Antarctica is supposed to be an extremely cold place. The annual mean temperature of the snow-laden continent's central area is -57 degrees Celsius (−70.6°F); even the coast averages around -10°C (14°F).

But on February 6, the weather station at Esperanza Base on the Antarctic Peninsula - the northernmost tip of the content - logged the hottest temperature ever recorded on the mainland, at 18.3°C (64.9°F).

It beat out the former record of 17.5°C, from 24 March 2015.

This latest heatwave lasted for about a week, and images of Eagle Island, taken by the Operational Land Imager on Landsat 8, have now captured a pretty depressing picture of its impact.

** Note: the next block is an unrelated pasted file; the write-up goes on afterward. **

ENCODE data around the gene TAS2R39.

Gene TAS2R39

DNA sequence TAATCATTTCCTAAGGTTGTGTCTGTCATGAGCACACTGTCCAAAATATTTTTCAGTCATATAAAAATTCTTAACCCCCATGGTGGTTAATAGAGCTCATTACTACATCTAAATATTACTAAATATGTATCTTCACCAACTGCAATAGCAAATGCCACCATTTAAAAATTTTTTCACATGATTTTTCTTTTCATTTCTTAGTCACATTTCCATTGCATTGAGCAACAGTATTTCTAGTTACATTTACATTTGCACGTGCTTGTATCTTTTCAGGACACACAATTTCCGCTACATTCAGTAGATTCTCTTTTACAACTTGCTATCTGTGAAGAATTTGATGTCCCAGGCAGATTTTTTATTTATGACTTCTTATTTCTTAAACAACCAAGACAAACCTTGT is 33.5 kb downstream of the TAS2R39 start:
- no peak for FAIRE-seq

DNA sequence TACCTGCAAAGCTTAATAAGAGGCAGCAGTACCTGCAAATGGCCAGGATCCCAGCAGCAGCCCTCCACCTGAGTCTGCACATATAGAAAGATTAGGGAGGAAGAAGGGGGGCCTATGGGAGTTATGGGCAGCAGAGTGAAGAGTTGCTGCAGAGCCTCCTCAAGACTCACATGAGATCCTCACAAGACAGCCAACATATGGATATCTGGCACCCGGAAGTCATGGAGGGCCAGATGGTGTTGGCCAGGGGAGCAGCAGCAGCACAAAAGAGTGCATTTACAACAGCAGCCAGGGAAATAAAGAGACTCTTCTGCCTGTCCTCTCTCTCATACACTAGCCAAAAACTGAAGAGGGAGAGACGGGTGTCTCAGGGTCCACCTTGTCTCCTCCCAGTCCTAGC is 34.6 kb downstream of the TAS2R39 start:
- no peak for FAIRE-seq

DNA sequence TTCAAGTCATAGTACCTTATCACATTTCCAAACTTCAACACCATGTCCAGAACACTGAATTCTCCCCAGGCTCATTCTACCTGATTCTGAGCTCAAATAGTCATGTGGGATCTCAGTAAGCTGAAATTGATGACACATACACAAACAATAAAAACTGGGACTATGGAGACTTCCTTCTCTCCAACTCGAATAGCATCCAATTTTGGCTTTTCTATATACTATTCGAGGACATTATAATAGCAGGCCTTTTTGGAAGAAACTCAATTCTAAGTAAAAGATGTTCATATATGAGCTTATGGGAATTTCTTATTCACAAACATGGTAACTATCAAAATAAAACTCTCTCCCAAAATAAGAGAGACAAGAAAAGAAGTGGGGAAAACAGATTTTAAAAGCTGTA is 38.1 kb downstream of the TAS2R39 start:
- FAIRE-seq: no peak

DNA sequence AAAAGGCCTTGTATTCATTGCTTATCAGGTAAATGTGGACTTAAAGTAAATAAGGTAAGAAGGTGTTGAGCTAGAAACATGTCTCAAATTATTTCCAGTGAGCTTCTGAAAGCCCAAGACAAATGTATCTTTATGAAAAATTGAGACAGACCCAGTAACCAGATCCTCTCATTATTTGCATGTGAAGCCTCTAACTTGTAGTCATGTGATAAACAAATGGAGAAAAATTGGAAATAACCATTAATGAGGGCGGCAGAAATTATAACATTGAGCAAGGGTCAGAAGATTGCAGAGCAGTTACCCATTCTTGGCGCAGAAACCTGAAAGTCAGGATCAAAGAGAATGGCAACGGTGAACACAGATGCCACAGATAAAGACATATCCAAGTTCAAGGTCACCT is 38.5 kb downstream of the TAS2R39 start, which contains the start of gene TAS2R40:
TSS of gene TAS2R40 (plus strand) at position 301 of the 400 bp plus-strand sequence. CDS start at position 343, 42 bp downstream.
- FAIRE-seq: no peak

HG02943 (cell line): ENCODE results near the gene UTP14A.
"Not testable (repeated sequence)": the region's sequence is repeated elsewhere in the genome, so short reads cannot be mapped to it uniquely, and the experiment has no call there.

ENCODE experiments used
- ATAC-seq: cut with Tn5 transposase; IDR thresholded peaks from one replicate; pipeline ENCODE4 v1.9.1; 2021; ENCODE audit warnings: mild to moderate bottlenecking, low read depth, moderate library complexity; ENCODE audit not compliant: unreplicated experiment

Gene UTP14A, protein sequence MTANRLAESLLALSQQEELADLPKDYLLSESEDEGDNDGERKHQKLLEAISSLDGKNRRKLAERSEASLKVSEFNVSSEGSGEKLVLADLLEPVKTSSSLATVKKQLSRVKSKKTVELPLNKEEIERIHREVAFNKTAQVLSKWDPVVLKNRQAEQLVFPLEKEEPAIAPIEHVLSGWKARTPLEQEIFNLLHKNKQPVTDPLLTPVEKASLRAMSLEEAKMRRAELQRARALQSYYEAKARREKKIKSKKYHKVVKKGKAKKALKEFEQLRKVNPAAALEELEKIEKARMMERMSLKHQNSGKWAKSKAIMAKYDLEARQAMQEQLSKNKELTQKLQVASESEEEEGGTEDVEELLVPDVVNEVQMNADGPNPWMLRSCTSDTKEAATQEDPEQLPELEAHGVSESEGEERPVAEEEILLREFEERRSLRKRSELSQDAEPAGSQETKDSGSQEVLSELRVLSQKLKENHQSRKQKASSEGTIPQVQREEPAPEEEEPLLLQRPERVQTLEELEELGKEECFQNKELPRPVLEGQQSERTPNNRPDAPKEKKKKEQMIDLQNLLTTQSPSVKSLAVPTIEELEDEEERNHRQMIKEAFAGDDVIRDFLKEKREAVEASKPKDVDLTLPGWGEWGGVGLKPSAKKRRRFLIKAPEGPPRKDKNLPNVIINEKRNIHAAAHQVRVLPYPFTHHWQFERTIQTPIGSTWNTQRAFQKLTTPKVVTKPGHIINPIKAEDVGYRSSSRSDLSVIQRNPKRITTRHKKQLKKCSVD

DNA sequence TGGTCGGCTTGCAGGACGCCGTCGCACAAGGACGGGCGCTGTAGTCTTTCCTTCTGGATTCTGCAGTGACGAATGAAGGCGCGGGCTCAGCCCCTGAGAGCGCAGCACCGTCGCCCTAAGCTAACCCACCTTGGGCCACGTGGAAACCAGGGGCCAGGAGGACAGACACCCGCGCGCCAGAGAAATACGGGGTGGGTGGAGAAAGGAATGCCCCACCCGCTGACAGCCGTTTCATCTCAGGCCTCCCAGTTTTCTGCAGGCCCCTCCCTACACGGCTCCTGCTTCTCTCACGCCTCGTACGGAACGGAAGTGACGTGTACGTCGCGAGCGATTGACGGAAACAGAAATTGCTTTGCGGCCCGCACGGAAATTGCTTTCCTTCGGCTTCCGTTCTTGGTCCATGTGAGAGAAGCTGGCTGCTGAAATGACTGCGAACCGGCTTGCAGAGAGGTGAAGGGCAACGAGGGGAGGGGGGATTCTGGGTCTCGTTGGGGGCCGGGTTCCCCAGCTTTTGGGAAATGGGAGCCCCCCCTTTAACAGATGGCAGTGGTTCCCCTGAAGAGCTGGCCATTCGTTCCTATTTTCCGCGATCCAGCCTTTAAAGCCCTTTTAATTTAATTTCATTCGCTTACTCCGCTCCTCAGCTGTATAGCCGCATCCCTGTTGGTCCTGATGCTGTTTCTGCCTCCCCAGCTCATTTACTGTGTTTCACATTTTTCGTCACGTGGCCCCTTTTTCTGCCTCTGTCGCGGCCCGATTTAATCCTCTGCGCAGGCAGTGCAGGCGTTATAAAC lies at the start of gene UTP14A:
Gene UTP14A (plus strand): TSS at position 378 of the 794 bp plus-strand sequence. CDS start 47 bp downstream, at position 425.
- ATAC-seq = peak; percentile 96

最近的高温持续约一周,Landsat 8(美国陆地卫星计划的第八颗卫星)上的陆地成像仪拍摄的鹰岛照片显示了高温产生的影响,情况不容乐观。

The tiny Eagle Island is located just off the coast of Graham Land in the Antarctic Peninsula. The record-high temperatures have resulted in a large amount of Eagle Island's ice cap melting into the sea, while areas towards the middle of the island saw melt ponds form astonishingly quickly.

"I haven't seen melt ponds develop this quickly in Antarctica," says Mauri Pelto, a glaciologist at Nichols College.
尼科尔斯学院的冰川学家Mauri Pelto说:“我从未见过南极融化池形成速度如此之快。”

"You see these kinds of melt events in Alaska and Greenland, but not usually in Antarctica."

Pelto also notes that the source of this melt event - persistent high temperatures significantly above freezing - is not typical of Antarctic weather patterns. Nevertheless, these have become more common recently. 

In total, snow pack on Eagle Island had over 10 centimetres (4 inches) of melt in the span of just a few days - between February 6 and February 11.